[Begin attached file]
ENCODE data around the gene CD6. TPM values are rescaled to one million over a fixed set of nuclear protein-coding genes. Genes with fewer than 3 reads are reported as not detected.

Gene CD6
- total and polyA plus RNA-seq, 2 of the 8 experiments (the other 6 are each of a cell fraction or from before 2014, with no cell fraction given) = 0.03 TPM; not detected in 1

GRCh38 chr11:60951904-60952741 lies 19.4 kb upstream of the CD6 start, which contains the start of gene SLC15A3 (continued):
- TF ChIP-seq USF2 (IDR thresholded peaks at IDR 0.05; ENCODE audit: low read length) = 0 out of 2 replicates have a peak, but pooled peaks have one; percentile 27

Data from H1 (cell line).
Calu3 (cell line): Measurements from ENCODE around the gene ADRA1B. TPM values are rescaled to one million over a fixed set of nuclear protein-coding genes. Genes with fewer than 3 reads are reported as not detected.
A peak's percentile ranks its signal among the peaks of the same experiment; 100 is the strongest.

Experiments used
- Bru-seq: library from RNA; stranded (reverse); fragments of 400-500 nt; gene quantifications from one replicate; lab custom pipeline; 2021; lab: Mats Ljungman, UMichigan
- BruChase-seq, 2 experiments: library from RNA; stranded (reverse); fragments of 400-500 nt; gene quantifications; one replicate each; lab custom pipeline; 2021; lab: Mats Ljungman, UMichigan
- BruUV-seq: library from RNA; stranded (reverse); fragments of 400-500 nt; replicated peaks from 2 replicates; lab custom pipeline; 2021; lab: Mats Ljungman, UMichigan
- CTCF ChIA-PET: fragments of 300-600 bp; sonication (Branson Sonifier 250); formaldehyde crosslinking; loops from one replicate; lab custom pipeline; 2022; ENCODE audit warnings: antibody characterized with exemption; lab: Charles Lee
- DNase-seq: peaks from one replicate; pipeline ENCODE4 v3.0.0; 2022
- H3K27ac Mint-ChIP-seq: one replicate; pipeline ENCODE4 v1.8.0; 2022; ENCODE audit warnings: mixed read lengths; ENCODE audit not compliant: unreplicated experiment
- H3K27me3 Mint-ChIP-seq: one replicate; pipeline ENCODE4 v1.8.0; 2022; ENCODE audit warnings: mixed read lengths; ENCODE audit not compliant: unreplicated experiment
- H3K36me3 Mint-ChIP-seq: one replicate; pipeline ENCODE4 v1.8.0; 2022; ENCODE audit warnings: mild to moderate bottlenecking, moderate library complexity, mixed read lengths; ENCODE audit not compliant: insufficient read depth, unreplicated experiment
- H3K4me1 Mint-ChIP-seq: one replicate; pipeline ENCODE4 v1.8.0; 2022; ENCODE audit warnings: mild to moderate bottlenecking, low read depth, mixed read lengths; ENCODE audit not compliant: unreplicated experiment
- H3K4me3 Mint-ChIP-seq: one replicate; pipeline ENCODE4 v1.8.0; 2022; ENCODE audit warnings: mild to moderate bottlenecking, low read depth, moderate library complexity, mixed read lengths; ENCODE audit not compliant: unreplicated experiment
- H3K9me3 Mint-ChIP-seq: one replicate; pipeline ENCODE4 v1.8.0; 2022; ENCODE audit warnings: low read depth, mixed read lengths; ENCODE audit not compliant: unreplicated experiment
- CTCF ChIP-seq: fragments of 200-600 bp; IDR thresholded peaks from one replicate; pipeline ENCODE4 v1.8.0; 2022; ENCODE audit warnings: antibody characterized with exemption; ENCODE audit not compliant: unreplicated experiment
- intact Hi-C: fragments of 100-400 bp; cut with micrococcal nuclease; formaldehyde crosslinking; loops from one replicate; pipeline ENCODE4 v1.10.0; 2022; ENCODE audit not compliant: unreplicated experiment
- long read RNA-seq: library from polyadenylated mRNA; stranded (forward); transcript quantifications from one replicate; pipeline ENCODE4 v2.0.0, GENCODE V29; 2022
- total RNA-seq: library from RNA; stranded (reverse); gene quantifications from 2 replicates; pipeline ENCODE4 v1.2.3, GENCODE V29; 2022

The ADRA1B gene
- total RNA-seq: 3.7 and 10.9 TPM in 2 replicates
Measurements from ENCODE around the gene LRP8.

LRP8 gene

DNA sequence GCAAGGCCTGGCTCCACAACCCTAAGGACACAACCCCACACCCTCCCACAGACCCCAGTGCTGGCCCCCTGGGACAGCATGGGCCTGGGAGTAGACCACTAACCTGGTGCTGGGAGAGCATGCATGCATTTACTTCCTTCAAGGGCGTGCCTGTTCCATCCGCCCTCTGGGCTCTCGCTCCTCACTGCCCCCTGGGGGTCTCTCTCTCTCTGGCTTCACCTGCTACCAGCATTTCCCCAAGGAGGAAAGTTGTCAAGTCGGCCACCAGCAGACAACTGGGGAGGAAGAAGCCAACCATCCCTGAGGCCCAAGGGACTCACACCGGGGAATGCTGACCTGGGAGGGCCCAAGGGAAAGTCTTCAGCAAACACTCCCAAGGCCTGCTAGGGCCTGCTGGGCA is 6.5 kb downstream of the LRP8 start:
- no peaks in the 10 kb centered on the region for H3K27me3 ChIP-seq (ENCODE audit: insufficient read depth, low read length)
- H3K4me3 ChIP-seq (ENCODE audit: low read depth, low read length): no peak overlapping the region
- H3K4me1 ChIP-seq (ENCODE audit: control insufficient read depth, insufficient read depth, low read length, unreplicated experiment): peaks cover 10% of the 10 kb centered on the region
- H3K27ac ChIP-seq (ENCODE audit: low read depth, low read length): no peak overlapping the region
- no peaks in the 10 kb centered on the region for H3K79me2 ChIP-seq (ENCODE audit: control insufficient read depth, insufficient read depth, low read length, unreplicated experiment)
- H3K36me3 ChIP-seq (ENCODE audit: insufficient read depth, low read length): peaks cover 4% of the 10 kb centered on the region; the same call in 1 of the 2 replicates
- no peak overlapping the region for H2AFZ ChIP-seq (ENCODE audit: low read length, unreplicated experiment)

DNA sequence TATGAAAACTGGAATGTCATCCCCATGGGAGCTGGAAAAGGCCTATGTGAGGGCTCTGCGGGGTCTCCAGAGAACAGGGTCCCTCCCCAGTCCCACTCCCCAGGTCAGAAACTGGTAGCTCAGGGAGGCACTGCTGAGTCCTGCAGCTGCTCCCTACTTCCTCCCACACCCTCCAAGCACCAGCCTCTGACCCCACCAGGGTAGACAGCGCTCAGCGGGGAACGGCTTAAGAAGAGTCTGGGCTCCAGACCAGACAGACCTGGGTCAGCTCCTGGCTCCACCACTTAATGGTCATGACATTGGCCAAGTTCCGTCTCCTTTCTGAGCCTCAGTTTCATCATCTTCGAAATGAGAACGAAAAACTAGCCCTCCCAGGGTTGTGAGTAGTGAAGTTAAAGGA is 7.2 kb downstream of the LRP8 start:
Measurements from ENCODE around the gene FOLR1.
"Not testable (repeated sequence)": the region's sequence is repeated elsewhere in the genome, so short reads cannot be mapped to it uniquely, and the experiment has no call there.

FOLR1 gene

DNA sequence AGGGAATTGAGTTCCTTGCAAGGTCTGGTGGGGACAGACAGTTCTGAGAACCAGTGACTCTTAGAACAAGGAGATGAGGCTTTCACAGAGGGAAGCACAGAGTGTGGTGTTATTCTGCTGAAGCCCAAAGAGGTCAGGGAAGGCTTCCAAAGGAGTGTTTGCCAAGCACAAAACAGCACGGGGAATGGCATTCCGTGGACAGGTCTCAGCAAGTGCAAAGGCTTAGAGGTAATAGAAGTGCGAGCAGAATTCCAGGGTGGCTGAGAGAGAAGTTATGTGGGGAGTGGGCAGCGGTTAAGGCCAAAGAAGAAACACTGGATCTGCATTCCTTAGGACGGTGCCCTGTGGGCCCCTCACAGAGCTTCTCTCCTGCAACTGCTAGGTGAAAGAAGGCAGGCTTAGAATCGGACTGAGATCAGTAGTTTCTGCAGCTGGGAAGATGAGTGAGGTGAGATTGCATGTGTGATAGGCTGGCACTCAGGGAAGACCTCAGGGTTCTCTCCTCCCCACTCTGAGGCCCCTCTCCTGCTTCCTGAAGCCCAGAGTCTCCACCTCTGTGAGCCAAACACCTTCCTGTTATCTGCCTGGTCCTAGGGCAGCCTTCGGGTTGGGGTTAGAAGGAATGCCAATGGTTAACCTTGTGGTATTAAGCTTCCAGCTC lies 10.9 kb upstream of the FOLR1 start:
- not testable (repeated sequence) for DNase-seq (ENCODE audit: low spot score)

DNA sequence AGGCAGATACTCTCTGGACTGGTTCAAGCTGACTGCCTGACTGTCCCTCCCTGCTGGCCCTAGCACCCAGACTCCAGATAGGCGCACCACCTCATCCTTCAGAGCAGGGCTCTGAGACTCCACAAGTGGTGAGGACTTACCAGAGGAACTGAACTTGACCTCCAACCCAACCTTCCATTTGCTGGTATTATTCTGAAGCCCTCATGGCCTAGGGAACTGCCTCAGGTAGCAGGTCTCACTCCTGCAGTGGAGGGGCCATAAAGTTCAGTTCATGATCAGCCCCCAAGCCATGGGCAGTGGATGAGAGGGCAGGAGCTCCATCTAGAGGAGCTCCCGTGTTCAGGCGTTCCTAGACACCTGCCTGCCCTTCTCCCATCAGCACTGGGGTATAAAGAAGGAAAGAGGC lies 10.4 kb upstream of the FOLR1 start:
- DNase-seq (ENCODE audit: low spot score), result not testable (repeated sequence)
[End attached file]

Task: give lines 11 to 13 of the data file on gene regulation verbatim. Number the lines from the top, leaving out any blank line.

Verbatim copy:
- BruChase-seq, 2 experiments: library from RNA; stranded (reverse); fragments of 400-500 nt; gene quantifications; one replicate each; lab custom pipeline; 2021; lab: Mats Ljungman, UMichigan
- BruUV-seq: library from RNA; stranded (reverse); fragments of 400-500 nt; replicated peaks from 2 replicates; lab custom pipeline; 2021; lab: Mats Ljungman, UMichigan
- CTCF ChIA-PET: fragments of 300-600 bp; sonication (Branson Sonifier 250); formaldehyde crosslinking; loops from one replicate; lab custom pipeline; 2022; ENCODE audit warnings: antibody characterized with exemption; lab: Charles Lee